There were stories she didn’t tell, like why she and Dad chose to be Episcopalian, or how Dad’s father handled her half-Jewishness. My parents sent my older brother and I to Sunday school for some years when we were young, but then we stopped. Why did we stop? Maybe it conflicted with hockey games.
When I was 13, my mother arranged for me to be confirmed in the Episcopal Church, with the reasoning that I would want to get married there someday. I did get married there, fulfilling the perfection of her circular logic: because I had been confirmed there. I hadn’t been to Sunday school in a number of years at that point, and there was a fair amount of memorization, some of which meant canceling my charmingly bizarre mondegreen of the Lord’s Prayer, and I’m sure I never mastered the Apostle’s Creed. I wrote the Apostle's Creed on a piece of paper that I slipped into my pantyhose and could read by sliding up the hem of my skirt. Though I was a practiced liar, this is the only specific memory I have of cheating, in or out of school. I got away with it. The other kids were mostly from other schools, so I had no one to pass notes with. I endured this privation by doodling earnestly in the margins of my bible. The teacher was from my brothers’ private school and he reassured us that the bible was allegorical. I left confirmation class believing that I could go on being Episcopalian even if I didn’t think the bible was literally true.
Many Sundays, we were asked to read aloud, and this had served as an informal audition, for when it came to the Christmas Pageant I got to be a reader.
Of course, I was active in children’s theater in those days, having already played a retired roller derby queen, a horrible, evil gnome, the ugly duckling herself, and an assortment of reading, speaking, or screaming roles. I knew how to read, and project. And I knew the pageant’s prestige went to the three readers. Everyone else got to wear robes and carry a staff and hold very, very still. I had to stand at the dais and read Matthew 1:18 “Now the Birth of Jesus Christ came about in this way....”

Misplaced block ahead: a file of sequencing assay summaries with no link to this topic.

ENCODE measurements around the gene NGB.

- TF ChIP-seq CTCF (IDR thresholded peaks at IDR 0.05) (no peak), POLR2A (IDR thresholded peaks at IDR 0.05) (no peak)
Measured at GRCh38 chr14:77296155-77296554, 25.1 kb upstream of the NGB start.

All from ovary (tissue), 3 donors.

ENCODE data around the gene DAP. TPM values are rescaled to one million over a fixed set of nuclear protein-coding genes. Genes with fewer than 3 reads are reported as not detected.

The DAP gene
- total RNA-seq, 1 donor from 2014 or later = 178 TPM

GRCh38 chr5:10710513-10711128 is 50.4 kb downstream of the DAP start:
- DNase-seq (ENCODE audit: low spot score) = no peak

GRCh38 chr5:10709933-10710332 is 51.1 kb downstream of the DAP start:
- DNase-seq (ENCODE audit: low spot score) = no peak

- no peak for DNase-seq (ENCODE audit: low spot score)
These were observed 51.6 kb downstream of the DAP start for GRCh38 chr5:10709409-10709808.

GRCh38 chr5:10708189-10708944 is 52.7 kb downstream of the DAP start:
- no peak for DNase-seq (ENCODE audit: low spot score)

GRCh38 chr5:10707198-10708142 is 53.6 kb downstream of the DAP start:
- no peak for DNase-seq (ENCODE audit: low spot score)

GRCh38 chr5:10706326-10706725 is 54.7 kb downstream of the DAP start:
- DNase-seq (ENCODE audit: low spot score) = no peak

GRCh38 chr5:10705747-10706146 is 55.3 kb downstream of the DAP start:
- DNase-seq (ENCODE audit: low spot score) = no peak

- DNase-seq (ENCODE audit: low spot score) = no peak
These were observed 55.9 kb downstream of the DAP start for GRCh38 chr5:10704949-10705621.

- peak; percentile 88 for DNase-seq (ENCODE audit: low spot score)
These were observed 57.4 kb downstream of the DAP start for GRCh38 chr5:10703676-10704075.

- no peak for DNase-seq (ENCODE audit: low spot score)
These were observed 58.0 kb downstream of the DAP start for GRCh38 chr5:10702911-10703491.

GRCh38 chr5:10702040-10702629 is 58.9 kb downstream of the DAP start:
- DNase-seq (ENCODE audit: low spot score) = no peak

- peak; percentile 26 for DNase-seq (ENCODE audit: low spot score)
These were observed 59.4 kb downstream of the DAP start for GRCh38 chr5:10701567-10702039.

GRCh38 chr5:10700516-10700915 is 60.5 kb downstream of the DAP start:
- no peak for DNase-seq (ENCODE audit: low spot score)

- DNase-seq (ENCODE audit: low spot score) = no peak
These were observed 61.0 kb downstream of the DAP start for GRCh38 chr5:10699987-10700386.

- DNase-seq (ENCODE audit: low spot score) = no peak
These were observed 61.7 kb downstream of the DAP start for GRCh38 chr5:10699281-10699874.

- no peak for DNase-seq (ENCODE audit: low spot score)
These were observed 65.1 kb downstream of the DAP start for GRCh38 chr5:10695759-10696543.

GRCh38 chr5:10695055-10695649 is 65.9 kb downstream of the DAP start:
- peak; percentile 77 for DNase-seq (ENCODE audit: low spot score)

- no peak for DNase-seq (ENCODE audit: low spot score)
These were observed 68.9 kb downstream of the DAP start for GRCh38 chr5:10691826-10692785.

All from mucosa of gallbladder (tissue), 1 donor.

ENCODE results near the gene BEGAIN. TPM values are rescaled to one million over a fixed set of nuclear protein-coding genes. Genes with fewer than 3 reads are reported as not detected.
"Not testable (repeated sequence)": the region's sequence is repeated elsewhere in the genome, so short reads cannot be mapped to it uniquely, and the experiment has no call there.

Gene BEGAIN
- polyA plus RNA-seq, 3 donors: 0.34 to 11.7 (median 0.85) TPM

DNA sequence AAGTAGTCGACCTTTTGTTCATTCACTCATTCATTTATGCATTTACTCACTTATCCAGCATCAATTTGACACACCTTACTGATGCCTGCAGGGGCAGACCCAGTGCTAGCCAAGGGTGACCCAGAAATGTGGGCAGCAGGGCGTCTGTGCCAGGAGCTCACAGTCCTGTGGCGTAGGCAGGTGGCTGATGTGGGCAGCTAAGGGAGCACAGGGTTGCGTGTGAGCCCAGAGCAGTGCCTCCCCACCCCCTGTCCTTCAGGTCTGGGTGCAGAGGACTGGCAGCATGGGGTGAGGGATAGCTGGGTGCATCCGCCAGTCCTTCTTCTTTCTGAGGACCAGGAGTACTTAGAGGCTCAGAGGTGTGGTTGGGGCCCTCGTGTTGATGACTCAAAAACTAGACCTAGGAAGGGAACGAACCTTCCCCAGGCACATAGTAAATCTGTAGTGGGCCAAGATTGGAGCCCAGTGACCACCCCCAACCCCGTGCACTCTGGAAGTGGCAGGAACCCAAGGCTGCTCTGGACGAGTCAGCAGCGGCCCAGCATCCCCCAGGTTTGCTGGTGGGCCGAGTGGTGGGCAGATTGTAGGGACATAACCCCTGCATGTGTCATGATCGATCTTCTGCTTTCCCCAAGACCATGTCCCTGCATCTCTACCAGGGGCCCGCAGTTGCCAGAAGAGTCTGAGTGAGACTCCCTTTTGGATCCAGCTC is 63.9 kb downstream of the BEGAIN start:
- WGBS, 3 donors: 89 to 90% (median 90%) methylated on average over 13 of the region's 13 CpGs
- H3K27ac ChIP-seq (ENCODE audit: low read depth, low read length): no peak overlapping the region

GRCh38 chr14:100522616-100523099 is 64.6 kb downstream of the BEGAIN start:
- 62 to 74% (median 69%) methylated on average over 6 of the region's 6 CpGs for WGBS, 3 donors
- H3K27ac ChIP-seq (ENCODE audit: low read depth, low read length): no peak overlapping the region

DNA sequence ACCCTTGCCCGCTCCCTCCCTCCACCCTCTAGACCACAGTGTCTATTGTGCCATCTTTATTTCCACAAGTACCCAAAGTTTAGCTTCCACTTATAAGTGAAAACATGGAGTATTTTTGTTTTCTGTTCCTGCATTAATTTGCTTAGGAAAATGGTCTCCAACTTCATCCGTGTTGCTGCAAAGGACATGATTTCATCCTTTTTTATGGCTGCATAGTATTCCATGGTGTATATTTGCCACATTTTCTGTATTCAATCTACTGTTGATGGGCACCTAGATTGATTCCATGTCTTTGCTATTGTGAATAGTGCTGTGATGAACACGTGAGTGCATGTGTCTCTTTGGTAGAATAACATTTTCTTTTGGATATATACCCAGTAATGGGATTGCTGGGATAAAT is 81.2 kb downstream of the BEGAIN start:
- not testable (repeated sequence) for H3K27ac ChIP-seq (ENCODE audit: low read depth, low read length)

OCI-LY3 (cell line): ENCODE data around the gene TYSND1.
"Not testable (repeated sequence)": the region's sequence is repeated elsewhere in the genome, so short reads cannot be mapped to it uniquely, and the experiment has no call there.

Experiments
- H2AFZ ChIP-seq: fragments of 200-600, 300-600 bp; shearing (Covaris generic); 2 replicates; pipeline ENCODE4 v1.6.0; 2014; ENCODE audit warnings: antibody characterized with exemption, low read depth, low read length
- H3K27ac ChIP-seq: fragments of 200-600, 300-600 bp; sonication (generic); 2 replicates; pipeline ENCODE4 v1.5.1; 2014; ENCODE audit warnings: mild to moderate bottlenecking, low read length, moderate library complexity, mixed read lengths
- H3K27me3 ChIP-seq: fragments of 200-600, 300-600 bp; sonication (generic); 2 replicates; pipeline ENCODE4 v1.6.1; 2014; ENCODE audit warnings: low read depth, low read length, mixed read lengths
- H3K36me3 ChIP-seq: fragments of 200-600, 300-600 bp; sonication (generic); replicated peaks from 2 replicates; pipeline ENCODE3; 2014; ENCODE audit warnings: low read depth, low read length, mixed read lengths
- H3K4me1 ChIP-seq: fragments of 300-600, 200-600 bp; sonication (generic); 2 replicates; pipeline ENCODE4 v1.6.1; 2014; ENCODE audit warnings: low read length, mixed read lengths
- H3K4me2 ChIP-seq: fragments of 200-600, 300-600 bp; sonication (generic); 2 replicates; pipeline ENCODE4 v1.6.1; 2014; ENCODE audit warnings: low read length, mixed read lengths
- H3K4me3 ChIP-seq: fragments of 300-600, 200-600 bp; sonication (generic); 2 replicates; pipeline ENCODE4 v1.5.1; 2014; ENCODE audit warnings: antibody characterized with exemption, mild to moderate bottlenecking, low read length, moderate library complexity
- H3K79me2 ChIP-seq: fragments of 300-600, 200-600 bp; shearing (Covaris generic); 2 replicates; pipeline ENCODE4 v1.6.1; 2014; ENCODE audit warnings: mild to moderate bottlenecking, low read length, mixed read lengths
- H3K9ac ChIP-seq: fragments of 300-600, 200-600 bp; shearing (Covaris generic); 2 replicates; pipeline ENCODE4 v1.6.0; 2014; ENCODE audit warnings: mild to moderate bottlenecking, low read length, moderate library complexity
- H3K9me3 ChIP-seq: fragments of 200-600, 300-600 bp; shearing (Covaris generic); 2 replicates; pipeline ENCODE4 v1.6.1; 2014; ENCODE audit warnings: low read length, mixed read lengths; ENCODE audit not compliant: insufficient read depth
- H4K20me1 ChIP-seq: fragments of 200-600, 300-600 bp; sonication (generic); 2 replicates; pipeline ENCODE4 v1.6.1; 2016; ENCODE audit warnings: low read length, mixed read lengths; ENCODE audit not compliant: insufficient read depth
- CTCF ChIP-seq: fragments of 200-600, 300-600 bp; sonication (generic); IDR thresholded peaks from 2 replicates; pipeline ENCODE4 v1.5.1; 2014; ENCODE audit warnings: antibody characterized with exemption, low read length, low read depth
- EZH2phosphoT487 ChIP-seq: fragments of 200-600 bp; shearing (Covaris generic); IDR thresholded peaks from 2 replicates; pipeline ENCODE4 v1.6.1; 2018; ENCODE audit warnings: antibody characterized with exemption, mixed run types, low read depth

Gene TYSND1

The music at our church swelled from tall pipes, driven in joyous familiarity by a skilled organist, and with the candles and lush Christmas decorations, midnight mass on Christmas Eve was a sumptuous hour and a half. In my memory, it stands out as the most traditionally Christmas-y thing I ever did. The pews were packed. Mothers and daughters wore matching Christmas dresses. Children old enough to stay up this late wore sport coats and ties. It seemed like everyone we knew was there.
I stepped onto the footstool provided for me before the dais, and stumbled on the “Jesus,” in the opening line. So, it sounded like “juh-juh-jeezizz,” and then, I shouted out the “Christ!” I distinctly heard both my dad and a friend of his snorting with laughter. In the reception to follow, I stood eating cake, dripping powdered sugar on my velvet skirt, and drinking cider from a tiny plastic cup and Dad and his friend were both still laughing.
For my troubles, I had been promised a gold ring with my monogram on it. I still wear it. The letters engraved on it are almost completely rubbed away. On the inside it clearly reads, “1977.”